UK music depends heavily on the success of small, grass roots venues such as the Railway Inn in Winchester. Now Oliver Gray has compiled a booklet that celebrates forty years of live music at this venerable institution.
Built in the 1800s as a watering hole for railroad workers, the inn (which has served as a livestock barn and – reputedly – a brothel in its time), is said to be haunted by a Victorian lady. She must like music, because the building contains two separate venues, used for music, poetry, comedy and drama.
The 1970s saw a flourishing folk club which was frequented by a young Robyn Hitchcock, and became a fully-fledged music venue in the early eighties post-punk era. Now it is a magnet for local musicians and also major artists who love its cosy atmosphere and perfect acoustics. The regular Roots night started the careers of Frank Turner, Alison Goldfrapp, Laura Marling and Kate Stables (This Is The Kit), while recent years have seen appearances from the likes of Kasabian, Ed Sheeran and The Feeling. Not bad for a 120 capacity room.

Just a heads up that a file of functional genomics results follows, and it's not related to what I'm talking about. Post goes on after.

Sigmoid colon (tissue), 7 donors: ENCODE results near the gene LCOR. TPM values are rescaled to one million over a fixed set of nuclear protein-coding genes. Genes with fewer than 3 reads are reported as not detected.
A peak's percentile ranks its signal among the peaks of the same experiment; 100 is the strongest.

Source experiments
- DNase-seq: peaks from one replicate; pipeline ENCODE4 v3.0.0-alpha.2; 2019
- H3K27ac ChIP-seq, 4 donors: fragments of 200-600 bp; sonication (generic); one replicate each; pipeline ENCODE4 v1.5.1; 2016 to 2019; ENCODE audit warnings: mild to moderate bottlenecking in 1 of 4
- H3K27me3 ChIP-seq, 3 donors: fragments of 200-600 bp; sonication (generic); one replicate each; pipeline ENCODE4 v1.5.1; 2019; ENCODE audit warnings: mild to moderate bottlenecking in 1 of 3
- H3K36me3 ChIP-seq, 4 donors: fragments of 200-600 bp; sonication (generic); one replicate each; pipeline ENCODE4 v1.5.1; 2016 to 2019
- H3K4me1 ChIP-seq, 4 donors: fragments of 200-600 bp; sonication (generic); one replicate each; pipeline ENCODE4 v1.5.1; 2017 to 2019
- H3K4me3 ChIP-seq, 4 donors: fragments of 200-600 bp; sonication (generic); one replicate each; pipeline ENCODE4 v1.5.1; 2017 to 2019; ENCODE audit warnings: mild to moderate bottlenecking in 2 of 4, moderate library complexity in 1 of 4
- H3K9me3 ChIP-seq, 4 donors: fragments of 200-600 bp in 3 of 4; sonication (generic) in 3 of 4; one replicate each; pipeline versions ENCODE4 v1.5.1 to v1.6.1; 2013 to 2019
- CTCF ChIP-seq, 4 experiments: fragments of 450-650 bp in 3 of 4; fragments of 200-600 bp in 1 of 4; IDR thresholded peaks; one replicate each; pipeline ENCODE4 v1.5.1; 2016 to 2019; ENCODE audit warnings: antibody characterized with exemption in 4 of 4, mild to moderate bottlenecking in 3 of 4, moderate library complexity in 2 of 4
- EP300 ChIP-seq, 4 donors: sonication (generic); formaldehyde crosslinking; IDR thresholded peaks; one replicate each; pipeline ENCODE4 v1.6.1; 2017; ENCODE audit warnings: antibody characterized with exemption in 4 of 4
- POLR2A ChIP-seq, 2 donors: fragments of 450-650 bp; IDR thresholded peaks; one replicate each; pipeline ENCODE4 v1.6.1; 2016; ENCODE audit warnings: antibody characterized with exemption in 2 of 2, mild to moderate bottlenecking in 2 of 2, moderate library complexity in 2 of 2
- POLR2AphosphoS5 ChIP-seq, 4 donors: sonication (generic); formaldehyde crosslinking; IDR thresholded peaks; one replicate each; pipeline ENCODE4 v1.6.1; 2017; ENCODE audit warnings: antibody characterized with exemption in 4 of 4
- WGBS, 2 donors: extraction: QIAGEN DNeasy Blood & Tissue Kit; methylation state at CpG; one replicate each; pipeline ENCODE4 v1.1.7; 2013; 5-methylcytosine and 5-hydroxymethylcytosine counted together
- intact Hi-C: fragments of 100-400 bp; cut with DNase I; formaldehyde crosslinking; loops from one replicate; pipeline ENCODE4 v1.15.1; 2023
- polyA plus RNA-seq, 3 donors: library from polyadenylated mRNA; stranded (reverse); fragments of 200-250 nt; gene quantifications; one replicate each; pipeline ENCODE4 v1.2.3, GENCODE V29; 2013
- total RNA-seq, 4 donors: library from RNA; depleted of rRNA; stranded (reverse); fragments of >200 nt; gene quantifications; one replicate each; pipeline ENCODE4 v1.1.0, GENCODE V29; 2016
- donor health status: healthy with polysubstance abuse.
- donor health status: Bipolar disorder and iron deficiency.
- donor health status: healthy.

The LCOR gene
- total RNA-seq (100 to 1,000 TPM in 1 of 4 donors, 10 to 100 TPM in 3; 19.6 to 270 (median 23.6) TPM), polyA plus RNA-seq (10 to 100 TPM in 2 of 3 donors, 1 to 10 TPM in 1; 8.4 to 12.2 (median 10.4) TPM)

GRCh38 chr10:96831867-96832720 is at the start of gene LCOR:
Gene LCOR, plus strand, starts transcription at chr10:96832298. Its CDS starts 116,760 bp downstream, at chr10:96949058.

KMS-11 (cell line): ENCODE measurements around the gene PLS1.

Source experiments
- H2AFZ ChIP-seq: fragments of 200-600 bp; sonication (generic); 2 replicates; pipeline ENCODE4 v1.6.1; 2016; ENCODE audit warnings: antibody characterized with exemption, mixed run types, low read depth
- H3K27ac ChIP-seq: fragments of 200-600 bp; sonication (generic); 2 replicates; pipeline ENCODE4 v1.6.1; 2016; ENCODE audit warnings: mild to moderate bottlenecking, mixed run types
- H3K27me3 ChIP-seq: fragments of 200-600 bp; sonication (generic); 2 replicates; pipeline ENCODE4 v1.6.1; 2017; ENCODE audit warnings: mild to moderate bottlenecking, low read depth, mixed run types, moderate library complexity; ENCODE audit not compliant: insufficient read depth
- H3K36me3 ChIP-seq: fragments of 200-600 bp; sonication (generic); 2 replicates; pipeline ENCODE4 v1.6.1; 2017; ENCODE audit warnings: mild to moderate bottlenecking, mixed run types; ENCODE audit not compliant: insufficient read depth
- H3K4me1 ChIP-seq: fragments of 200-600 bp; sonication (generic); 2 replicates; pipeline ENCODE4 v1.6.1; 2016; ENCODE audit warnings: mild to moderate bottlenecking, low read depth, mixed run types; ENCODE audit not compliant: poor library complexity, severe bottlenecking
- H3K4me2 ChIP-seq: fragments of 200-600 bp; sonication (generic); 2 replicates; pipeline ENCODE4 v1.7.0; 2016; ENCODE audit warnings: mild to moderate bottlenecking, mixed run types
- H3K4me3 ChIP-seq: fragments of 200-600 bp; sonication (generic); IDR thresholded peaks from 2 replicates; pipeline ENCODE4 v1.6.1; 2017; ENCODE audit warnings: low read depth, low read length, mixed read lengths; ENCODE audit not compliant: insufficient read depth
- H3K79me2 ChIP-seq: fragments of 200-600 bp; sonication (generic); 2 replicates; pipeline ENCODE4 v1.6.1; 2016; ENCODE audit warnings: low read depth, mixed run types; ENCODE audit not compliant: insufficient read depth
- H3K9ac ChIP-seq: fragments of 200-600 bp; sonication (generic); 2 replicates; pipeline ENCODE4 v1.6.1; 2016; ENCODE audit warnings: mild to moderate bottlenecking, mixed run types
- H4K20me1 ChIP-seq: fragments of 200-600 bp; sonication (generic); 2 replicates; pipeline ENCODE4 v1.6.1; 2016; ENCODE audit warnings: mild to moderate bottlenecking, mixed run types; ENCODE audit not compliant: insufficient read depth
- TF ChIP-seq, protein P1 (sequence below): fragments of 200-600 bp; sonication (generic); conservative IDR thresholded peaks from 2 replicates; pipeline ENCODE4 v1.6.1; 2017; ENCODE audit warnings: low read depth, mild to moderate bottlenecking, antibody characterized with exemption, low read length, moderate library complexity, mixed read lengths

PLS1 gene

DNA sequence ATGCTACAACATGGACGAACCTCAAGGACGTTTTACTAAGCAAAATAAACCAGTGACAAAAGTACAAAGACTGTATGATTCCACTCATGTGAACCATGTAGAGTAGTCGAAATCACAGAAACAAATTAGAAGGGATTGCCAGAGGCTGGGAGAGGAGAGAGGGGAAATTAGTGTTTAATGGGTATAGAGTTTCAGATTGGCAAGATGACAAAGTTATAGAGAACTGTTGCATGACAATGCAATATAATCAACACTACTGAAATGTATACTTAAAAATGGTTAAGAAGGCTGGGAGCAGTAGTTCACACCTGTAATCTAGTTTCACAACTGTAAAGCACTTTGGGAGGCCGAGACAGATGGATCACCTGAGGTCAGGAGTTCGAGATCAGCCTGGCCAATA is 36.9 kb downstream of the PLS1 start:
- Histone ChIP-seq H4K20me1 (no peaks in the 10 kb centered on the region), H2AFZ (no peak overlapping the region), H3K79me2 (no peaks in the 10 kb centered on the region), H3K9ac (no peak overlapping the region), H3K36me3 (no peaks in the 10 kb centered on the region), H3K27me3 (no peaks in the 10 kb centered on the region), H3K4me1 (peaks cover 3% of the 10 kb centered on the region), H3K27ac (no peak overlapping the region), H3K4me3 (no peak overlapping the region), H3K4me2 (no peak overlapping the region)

The booklet, called “Loco-Motion” is in full colour and is highly illustrated. It documents the ups and downs of the world of live music, with contributions from Frank Turner, Andy Burrows, James Walsh, Laura Veirs and many more. It’s available from www.sc4m.co.uk.